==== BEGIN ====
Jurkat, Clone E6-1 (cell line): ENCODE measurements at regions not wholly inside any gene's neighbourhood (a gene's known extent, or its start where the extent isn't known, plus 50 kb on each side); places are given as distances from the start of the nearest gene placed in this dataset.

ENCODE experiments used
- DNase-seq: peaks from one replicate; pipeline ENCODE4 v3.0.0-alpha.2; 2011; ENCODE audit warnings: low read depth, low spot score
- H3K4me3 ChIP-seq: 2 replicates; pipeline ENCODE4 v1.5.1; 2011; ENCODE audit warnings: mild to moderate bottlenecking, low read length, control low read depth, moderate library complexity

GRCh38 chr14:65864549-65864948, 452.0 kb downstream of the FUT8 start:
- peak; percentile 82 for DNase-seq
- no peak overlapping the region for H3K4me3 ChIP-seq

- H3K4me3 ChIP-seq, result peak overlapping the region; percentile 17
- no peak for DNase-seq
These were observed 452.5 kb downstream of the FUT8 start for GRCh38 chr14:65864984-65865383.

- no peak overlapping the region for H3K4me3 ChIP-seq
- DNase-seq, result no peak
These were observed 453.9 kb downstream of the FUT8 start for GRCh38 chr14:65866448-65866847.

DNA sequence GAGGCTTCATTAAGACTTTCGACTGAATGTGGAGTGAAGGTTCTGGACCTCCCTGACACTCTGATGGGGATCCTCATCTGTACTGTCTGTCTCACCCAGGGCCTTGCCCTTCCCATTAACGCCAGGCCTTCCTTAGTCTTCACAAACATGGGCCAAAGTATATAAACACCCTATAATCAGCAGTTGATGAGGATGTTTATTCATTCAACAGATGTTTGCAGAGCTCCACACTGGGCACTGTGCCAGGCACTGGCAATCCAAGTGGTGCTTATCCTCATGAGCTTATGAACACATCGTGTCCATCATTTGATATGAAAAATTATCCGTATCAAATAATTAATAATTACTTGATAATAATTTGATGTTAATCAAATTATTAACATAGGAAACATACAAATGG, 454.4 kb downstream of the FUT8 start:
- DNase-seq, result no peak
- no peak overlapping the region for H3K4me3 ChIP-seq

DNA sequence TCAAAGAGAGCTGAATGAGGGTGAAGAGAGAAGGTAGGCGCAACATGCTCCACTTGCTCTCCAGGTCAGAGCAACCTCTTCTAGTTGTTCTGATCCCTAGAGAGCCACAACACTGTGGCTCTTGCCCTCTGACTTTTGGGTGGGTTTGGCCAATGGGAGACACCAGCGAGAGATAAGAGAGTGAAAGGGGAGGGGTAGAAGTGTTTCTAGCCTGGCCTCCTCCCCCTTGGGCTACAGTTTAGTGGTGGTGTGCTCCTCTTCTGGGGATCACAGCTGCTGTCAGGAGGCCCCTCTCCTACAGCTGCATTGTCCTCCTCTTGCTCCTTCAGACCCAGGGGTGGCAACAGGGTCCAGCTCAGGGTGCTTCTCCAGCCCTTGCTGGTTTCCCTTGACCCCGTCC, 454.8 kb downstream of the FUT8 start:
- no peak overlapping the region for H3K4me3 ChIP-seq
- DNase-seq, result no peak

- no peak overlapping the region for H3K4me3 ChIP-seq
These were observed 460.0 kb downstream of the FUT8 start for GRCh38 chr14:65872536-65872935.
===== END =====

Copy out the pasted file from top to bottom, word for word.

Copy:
Jurkat, Clone E6-1 (cell line): ENCODE measurements at regions not wholly inside any gene's neighbourhood (a gene's known extent, or its start where the extent isn't known, plus 50 kb on each side); places are given as distances from the start of the nearest gene placed in this dataset.

ENCODE experiments used
- DNase-seq: peaks from one replicate; pipeline ENCODE4 v3.0.0-alpha.2; 2011; ENCODE audit warnings: low read depth, low spot score
- H3K4me3 ChIP-seq: 2 replicates; pipeline ENCODE4 v1.5.1; 2011; ENCODE audit warnings: mild to moderate bottlenecking, low read length, control low read depth, moderate library complexity

GRCh38 chr14:65864549-65864948, 452.0 kb downstream of the FUT8 start:
- peak; percentile 82 for DNase-seq
- no peak overlapping the region for H3K4me3 ChIP-seq

- H3K4me3 ChIP-seq, result peak overlapping the region; percentile 17
- no peak for DNase-seq
These were observed 452.5 kb downstream of the FUT8 start for GRCh38 chr14:65864984-65865383.

- no peak overlapping the region for H3K4me3 ChIP-seq
- DNase-seq, result no peak
These were observed 453.9 kb downstream of the FUT8 start for GRCh38 chr14:65866448-65866847.

DNA sequence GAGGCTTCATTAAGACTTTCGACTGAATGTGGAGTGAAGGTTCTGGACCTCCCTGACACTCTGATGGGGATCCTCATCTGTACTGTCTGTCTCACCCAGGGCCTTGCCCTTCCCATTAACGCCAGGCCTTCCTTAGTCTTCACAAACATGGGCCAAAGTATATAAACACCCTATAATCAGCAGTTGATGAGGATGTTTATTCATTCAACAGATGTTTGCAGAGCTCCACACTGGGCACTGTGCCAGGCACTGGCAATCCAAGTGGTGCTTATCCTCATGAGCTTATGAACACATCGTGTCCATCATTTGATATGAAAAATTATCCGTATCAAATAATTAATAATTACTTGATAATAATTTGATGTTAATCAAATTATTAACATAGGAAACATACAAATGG, 454.4 kb downstream of the FUT8 start:
- DNase-seq, result no peak
- no peak overlapping the region for H3K4me3 ChIP-seq

DNA sequence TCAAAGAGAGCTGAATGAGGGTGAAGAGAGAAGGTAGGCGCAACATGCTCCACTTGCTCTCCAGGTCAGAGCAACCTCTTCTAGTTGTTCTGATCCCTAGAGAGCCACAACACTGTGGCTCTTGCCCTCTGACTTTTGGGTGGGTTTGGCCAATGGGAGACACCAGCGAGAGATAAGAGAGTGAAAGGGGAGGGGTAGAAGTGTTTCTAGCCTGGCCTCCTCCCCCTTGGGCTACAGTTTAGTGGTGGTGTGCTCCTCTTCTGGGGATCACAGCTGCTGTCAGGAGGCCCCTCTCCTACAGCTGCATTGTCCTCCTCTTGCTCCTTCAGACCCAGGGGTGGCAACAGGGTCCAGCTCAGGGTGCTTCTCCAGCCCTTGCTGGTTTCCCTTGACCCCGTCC, 454.8 kb downstream of the FUT8 start:
- no peak overlapping the region for H3K4me3 ChIP-seq
- DNase-seq, result no peak

- no peak overlapping the region for H3K4me3 ChIP-seq
These were observed 460.0 kb downstream of the FUT8 start for GRCh38 chr14:65872536-65872935.